This editorial ran in Wednesday’s edition of The Olympian.
One can only marvel at the chutzpah of politicians who exploit fears of “big government” while submersing themselves neck-deep in the pork barrel. For example, Sen. Don Benton and his cronies on the Clark County Commission.
Looking more like a banana republic than a progressive metropolitan county, the two Republicans on Clark County’s three-member commission just appointed Benton, R-Vancouver, to a $100,000-plus job as director of environmental services. It’s a position for which he has no obvious qualifications.
They hired their pal Benton – both commissioners contributed to his senatorial campaign – without ever posting the job or interviewing any candidates.
A job description for the post says candidates must have “at least eight years of responsible management experience directing complex environmental-services functions and services,” and that the director “is responsible for strategically protecting and enhancing the county’s natural environment by maximizing the efficiency and transparency of government processes.”
So much for transparency in hiring.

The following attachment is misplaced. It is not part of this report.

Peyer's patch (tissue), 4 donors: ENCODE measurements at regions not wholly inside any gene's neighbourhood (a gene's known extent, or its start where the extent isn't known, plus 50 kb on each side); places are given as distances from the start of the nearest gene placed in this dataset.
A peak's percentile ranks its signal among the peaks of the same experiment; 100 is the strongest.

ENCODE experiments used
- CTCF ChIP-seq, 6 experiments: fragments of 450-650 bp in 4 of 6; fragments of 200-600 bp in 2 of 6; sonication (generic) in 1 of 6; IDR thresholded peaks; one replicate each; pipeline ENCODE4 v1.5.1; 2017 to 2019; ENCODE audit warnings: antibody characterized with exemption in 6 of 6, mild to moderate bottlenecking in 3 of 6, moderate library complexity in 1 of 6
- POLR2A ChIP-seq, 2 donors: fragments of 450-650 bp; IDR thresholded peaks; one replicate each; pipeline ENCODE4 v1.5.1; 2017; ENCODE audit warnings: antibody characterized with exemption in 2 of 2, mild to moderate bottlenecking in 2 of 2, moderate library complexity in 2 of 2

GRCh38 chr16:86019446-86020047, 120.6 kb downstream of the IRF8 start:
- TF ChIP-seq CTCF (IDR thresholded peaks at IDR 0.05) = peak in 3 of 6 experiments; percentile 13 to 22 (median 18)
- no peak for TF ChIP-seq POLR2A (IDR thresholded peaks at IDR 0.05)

Benton lists himself as the founder of his own advertising and marketing company — now being phased out — which does consulting for television stations and law firms. Before that, he worked as an insurance salesman.
As the Vancouver newspaper, The Columbian, put it, commissioners David Madore and Tom Mielke “insulted their constituents by rushing to hire a political pal who lacks even the basic qualifications for one of the most important jobs in the county.”
Or, as The Seattle Times said, “Putting Sen. Don Benton in charge of environmental review is like using a paper shredder to edit a document.”
Benton’s contribution to the environment during the 2013 regular legislative session includes a conspiracy theory-based bill that links a 1992 United Nation’s agreement on sustainable development to local property rights. Even the Republican-controlled Senate’s Law and Justice committee refused to pass the measure.
Do Clark County Commissioners want to be known for blatant cronyism and organizational mismanagement? It certainly looks that way.
Benton’s main qualifications for the job appear to be his vocal opposition to the Columbia River Crossing — and in his new post he will have review authority over permits required for its construction — and the likelihood he’ll transform the county’s environmental services department from what the commissioners regard as a “job-killing bureaucracy.”
This is a man booted out as chairman of the state Republican Party for how he handled party finances and ranks near the bottom of state legislators for poor attendance. He barely held on to his legislative seat last fall with a 74-vote margin.
There’s no other word for Benton’s appointment than “cronyism,” and we can’t imagine Clark County voters standing for such insolent county mismanagement. Madore was elected last fall and won’t face voters again for four years.